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LETTER FROM MASSACHUSETTS GOVERNOR FRANCIS SARGENT

Letter from Massachusetts Governor Francis Sargent to Kenneth Hubbard, chairman of the RCCB, September 19, 1969

For decades, Black community organizers and activists had called attention to Boston’s need to provide better educational opportunities for residents of color. Organizations like the Boston Black United Front in Roxbury pooled resources to create community education programs. Finally, on July 1, 1968, the Massachusetts legislature approved the establishment of a community college for the Roxbury neighborhood of Boston.

 

Local activists formed the Roxbury Community College Board (RCCB) in 1969, quickly establishing the group as a strong-willed and community-driven organization. The RCCB hoped to create a school that would serve the needs of Boston’s Black community, prioritizing African American studies and the role of the community in leading the college. The RCCB worked with the all-white Massachusetts Board of Regional Community Colleges (MBRCC) during the initial planning stages for the college. Over the years, the two groups would frequently clash as the RCCB struggled to maintain community control over the college.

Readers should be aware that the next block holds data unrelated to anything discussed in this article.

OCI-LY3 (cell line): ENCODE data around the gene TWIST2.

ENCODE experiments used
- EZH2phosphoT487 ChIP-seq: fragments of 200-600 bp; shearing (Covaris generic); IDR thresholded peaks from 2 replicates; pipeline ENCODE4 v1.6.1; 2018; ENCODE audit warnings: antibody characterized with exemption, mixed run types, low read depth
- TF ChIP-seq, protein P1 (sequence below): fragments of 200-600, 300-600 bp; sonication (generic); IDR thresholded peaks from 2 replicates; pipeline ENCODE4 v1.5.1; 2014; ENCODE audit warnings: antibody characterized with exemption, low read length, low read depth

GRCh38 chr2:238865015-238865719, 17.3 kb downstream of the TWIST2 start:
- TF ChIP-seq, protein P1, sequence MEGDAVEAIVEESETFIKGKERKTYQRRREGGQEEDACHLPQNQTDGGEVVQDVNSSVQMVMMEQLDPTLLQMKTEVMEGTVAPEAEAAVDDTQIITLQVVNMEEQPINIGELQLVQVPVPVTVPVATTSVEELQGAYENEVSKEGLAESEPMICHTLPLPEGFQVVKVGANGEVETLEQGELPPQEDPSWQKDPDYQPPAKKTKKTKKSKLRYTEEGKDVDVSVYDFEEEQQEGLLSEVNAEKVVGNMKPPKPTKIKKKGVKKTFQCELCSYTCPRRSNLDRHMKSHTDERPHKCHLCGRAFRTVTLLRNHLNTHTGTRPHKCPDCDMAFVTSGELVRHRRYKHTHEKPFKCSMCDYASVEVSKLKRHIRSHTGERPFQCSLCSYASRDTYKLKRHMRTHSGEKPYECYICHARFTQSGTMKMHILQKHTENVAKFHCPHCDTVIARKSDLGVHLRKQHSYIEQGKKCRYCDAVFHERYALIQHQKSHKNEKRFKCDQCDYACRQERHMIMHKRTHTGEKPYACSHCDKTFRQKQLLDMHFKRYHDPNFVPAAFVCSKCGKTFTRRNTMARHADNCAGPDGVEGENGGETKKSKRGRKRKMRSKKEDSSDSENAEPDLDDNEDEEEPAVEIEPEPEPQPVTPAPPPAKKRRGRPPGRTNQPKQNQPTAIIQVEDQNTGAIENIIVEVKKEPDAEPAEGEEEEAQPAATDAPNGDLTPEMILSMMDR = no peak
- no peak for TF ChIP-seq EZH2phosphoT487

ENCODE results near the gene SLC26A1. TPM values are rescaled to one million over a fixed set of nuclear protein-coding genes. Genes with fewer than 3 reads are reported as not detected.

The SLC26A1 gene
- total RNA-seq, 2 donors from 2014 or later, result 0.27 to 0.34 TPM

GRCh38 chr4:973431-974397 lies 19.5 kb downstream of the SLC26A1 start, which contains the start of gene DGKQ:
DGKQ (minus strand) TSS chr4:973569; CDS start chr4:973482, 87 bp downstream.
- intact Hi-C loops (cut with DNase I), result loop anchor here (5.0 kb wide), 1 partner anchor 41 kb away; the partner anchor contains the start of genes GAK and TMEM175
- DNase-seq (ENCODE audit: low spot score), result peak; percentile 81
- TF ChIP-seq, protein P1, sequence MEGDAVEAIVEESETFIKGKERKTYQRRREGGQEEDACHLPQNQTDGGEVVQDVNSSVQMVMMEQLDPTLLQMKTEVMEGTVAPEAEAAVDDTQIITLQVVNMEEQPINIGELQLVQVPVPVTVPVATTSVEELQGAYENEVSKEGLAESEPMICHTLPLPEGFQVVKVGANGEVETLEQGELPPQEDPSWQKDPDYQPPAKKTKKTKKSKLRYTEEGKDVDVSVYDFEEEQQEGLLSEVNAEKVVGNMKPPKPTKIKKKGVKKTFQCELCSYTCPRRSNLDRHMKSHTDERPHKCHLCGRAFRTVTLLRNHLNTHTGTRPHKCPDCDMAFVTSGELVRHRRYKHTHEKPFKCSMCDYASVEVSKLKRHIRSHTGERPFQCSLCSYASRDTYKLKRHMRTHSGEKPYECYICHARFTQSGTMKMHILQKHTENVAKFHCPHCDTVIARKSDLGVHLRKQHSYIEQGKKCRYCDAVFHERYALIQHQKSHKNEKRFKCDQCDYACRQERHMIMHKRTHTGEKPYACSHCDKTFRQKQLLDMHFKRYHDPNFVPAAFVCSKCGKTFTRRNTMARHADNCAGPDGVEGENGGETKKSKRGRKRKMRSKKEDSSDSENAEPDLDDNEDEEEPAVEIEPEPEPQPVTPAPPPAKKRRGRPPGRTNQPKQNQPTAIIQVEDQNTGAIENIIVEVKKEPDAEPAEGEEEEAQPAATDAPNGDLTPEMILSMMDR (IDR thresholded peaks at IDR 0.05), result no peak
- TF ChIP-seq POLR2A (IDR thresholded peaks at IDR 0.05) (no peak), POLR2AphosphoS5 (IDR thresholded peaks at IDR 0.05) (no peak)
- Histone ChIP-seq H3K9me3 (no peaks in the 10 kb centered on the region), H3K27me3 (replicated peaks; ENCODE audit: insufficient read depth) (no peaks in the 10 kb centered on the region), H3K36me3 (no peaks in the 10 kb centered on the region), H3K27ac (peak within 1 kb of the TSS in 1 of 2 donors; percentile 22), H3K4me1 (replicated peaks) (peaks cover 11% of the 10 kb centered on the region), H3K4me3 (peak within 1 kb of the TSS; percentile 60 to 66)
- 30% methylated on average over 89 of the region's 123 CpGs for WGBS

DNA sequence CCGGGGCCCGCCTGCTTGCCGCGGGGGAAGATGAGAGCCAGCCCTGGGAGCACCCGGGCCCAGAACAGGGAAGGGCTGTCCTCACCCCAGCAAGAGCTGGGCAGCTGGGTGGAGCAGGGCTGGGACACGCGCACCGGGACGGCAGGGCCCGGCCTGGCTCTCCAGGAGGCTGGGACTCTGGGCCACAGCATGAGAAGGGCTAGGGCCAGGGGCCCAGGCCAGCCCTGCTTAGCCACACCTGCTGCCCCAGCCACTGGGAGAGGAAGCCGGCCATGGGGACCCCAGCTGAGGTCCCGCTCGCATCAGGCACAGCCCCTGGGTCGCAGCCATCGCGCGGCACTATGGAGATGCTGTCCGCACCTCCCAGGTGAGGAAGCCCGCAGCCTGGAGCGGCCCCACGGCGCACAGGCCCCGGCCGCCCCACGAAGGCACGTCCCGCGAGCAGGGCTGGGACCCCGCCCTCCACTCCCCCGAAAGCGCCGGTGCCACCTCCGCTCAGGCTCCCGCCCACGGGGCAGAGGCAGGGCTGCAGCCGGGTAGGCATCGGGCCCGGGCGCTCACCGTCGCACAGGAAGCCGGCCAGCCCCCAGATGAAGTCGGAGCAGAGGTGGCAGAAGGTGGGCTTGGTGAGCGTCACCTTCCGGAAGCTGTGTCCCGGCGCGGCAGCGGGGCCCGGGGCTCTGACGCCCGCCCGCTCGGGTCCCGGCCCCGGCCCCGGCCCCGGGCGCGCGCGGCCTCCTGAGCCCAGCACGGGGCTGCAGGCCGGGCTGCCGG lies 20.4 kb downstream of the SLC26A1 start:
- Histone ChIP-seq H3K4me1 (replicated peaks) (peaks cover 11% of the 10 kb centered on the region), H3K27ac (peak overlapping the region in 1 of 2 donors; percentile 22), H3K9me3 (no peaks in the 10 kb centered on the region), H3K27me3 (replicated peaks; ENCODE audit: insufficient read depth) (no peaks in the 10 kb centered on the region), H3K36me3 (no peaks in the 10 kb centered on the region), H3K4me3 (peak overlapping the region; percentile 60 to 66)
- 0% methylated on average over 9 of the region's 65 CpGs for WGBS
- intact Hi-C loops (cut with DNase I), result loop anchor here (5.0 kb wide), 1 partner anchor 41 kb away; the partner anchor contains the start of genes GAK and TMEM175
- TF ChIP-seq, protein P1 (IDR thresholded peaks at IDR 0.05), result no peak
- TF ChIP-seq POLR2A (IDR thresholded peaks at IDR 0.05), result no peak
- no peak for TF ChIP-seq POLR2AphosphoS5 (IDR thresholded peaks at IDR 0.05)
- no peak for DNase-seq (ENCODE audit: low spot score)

The RCCB was frustrated by the MBRCC’s proposal to make Roxbury Community College a satellite campus of Mass Bay Community College, with Roxbury’s campus located in Dorchester. As one organizer from Roxbury put it, “Having a Roxbury Community College in Dorchester is like locating the Massachusetts Institute of Technology in Providence, Rhode Island.” The RCCB insisted that the MBRCC recognize the important role Roxbury’s Black community must play in planning the school for it to truly be a community college.

 

“Community College to Open Doors in September,” The Bay State Banner, 1973

Tensions came to a head when, in 1970, the MBRCC elected Dr. Lawrence Johnson as president of the college and decided to rename the school Franklin Park Community College, both without consulting the RCCB. These decisions violated a previous agreement between the parties that guaranteed the RCCB would approve decisions related to college operations.

 

Finally, on December 8, 1972, after the RCCB fought for recognition, the college was renamed Roxbury Community College. 

 

 

 

 

 

 

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